We’re a little late to this — not that ESPN’s competitors didn’t make sure we were informed — but didn’t want to let it slide … While MLB was suffering one of the oddest starts to a season in recent memory with multiple games wiped out by snow in April, ESPN Fantasy Baseball was going through its own bad start for its first free season — one ultimately resolved by resetting all of the rosters. As John Kosner, SVP, ESPN.com explains it, the problems started with the introduction of a new transaction engine built in house specifically for free fantasy baseball. The first glitches — players couldn’t make trades or change lineups — appeared to affect only a handful; by April 6 the bugs “had compromised multiple leagues” and “it was no longer something that could be managed and figured out quietly.” ESPN went to work around the clock to fix the transaction engine. They also decided the only solution was to completely re-set the whole game on April 12 to opening day rosters, void all transactions and retroactively apply scoring. Kosner said the only thing he can think of that’s more complicated than the baseball transaction engine, which covers 180 games, is online banking. It’s especially difficult to fix the bugs while transactions are ongoing.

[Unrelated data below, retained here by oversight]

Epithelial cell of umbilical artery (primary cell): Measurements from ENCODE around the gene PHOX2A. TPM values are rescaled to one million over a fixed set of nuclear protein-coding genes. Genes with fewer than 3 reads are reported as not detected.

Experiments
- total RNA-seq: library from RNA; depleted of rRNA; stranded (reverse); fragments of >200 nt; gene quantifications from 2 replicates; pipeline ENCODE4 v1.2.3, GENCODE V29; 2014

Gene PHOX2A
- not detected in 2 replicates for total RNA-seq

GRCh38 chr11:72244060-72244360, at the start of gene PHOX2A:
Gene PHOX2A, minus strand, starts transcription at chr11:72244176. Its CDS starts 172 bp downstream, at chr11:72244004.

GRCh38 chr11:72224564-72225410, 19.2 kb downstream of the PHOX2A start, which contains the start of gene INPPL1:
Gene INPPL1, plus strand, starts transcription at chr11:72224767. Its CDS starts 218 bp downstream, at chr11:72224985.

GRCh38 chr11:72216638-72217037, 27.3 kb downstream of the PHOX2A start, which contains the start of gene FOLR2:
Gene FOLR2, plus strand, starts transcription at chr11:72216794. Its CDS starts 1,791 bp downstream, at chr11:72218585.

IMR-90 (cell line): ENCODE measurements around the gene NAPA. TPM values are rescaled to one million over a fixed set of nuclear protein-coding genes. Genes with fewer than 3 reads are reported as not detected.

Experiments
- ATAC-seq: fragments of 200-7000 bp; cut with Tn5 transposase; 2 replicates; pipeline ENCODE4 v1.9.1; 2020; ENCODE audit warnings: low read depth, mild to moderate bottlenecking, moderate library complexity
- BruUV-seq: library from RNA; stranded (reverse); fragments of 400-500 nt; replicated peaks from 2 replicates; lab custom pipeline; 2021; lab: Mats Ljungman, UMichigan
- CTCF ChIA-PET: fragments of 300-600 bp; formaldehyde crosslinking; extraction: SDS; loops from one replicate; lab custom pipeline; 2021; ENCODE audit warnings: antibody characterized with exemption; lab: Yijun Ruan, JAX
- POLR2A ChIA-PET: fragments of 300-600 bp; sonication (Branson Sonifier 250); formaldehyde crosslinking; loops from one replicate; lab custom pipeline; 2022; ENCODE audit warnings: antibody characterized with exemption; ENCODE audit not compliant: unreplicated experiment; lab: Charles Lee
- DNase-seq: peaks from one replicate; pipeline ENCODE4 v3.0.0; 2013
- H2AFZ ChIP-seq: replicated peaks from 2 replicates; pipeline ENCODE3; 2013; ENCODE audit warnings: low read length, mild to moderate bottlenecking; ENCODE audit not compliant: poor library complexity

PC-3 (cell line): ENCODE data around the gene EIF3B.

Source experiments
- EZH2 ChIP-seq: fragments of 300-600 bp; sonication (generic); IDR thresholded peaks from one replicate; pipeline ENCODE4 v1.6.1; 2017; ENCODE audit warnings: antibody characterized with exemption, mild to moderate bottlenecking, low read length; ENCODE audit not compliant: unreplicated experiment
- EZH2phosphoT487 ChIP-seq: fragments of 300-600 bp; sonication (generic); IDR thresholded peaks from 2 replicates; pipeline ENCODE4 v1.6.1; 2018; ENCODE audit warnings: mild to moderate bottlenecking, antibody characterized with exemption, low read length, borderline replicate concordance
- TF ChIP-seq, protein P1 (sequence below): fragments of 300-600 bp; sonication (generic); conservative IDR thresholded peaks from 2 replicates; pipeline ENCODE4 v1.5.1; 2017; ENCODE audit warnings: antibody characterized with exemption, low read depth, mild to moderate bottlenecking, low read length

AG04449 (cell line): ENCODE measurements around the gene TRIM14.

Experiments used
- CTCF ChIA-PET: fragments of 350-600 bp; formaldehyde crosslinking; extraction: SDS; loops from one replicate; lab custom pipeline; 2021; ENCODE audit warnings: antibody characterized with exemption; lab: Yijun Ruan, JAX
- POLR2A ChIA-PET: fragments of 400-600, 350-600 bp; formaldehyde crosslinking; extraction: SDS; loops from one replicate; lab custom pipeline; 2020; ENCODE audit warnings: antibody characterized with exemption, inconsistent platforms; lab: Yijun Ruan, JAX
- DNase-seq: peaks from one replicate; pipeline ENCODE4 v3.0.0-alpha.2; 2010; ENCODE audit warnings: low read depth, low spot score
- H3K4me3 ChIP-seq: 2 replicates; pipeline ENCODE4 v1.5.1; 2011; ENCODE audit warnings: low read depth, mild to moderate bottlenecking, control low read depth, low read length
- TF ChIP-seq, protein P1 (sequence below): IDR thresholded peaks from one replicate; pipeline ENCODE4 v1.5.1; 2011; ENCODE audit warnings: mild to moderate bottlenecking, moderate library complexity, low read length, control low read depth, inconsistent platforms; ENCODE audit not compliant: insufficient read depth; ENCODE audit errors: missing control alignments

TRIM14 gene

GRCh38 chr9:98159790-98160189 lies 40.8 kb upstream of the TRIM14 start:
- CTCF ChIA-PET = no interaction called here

— Keenly aware of the impact negative vibes could have on its fantasy rep and other fantasy games, including major moneymaker Fantasy Football, ESPN offered a batch of freebies including a premium football league this fall, six months added to ESPN Insider subs and a full refund to anyone who paid for premium baseball leagues. Kosner knows it’s just a start: “None of this is ideal. We have plenty of work to do to make our fans happy.” Recurring problems during the season would be a different matter. When we spoke late Friday, he hoped that getting through the weekend would be a good start. Some people were still complaining Sunday. One sample: “I’m working to (sic) hard for this “free” league.
Others make a play: Yahoo Sports extended its registration and sent out an alert announcing that “disenfranchised” players were welcome to move to Yahoo, where they could use a retroactive scoring tool.